An interesting story came my way this morning by way of an internet discussion forum. It concerned the case of convicted murderer, Patrick Nicol, a young man who is serving twelve years in Shotts Prison in Lanarkshire, Scotland. Nicol’s conviction came after he was found guilty for the first-degree murder of George Reid, who was stabbed by his assailant Nicol over one hundred times.
Napier University, Craiglockart Campus, Edinburgh
The Scottish Sun newspaper reports that Nicol is now studying economics at Edinburgh’s Napier University, regularly attending lectures and participating in general student life whilst under the guard of a security firm. His fellow students are reported to have no knowledge of Nicol’s conviction. This brings up many discussion points for me. It is important however to be wary of that particular newspaper’s usual dismal style of sensationalist reporting when viewing the ins and outs of this story.
Firstly the point should be made about George Reid’s family and their feelings. It is easy to understand how they must feel about this development and aside from any other discussion care and courtesy must be given to their reaction to this information about the style of Nicol’s rehabilitation. One must attempt to empathise with any understandable bitterness and resentment they hold.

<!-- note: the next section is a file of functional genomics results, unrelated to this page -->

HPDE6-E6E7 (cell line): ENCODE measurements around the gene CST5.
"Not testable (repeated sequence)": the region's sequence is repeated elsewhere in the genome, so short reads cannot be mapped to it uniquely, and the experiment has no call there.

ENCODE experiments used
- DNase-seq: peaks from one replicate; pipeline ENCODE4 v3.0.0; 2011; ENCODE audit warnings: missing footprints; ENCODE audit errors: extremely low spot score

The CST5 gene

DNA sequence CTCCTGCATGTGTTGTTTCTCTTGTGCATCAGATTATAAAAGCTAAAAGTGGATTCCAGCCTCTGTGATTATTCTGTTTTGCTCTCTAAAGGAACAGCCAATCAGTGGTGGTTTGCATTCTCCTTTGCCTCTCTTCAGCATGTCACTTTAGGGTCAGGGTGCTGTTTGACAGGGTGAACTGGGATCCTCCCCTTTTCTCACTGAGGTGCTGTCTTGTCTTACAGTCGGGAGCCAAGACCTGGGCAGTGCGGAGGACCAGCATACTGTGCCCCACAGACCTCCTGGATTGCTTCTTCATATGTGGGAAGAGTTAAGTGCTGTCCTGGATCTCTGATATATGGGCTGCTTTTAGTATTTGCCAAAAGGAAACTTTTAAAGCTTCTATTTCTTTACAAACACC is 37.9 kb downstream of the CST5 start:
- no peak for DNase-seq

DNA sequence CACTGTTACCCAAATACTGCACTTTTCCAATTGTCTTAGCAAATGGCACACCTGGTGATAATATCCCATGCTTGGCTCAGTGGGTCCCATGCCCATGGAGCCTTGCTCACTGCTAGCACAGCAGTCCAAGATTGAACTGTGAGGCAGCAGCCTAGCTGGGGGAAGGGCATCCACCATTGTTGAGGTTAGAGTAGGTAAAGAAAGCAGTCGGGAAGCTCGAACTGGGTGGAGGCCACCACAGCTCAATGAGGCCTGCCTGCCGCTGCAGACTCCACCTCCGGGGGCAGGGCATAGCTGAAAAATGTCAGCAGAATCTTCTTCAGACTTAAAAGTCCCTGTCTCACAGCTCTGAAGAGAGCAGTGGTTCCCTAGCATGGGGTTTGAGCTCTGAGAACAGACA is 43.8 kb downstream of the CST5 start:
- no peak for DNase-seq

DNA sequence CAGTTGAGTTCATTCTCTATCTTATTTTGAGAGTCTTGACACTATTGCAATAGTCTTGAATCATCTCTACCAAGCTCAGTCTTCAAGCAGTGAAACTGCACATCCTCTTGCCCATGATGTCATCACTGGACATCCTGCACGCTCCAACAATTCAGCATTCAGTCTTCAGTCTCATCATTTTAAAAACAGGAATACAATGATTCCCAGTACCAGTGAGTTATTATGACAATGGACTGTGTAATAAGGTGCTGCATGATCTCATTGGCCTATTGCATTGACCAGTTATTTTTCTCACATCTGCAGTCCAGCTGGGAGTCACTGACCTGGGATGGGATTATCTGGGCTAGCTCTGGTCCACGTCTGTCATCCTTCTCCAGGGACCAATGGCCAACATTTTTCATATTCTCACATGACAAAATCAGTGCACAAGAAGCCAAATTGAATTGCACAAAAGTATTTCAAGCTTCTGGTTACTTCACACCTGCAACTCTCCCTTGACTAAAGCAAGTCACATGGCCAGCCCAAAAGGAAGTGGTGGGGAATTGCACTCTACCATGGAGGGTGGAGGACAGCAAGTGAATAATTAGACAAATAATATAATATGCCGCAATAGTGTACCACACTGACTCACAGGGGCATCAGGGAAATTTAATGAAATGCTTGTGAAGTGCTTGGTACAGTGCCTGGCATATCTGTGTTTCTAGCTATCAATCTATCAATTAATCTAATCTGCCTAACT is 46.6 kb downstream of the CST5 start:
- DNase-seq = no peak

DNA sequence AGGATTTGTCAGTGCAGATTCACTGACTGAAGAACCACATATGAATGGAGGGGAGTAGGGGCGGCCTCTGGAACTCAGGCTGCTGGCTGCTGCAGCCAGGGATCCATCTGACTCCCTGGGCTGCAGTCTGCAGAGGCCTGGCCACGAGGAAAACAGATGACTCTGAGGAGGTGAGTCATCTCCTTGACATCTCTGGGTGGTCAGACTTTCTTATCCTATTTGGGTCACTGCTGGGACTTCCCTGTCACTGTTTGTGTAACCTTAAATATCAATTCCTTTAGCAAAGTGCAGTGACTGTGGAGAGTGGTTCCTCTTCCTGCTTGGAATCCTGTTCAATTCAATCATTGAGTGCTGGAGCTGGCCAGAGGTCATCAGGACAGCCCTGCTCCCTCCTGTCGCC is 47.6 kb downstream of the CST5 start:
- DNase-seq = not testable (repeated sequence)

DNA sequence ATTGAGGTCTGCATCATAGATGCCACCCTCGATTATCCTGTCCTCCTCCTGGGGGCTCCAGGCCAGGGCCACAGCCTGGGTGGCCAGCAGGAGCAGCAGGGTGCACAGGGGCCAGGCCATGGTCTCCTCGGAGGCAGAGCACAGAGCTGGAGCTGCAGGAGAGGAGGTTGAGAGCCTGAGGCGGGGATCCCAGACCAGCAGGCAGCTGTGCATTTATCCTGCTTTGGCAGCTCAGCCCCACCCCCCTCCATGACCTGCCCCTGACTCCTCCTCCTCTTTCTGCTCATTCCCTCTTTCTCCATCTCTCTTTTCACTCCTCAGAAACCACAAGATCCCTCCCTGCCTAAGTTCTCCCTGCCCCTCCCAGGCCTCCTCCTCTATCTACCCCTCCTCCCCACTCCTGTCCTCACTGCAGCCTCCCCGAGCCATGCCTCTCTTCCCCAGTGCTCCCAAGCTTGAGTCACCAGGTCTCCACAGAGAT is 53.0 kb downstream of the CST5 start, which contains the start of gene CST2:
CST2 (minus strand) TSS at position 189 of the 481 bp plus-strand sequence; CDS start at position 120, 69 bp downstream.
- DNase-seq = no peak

I agree with the principle of allowing Nicol to study but not the suggested method being offered. This is a classic case where online or other distance learning could be utlilised well. Such study methods are making great inroads into Higher education and and are favoured by many, including those that have to work for a living and cannot attend lectures, the latter criterion fits this person well.
There is a loss in online or distance learning of the social side of things but it should be remembered that as well as being rehabilitated Nicol is being punished for taking somebody’s life. He relinquished his liberty when he carried out that dreadful crime.
Another point is that it could be conceived of as a slap in the face to the many would-be students, particularly mature ones, who would love to have the opportunity to study for a degree but cannot due to work and time commitments. Many universities will still not accept a student who cannot fulfil regular lecture appearances.
My personal view is that allowing Nicol to attend traditional classes is not commensurate with the punishment he is serving for what was a heinous and vicious crime. Allowing Nicol to leave prison to visit the university fits well with the rehabilitation side of his sentencing but certainly does not fulfil the punishment he has brought upon himself by his wicked actions. My feeling is that both of those conditions have to be met.
I think he should feel himself very fortunate even in being allowed any study. let’s hope that he does. Incidentally I don’t feel that arming himself with a second undergraduate degree is going to equip him any more for the outside world when his time comes. I’d have thought that a post-graduate qualification would have served him better but that’s by-the-by.
In general I’d like to see the opportunities afforded by the different kinds of distance learning used more in prisons etc. It’s a civil way of approaching rehabilitation, but I can see some potential opposition to it forming.
Let Nicol’s rehabilitation happen online or by post. He should feel very fortunate just in that.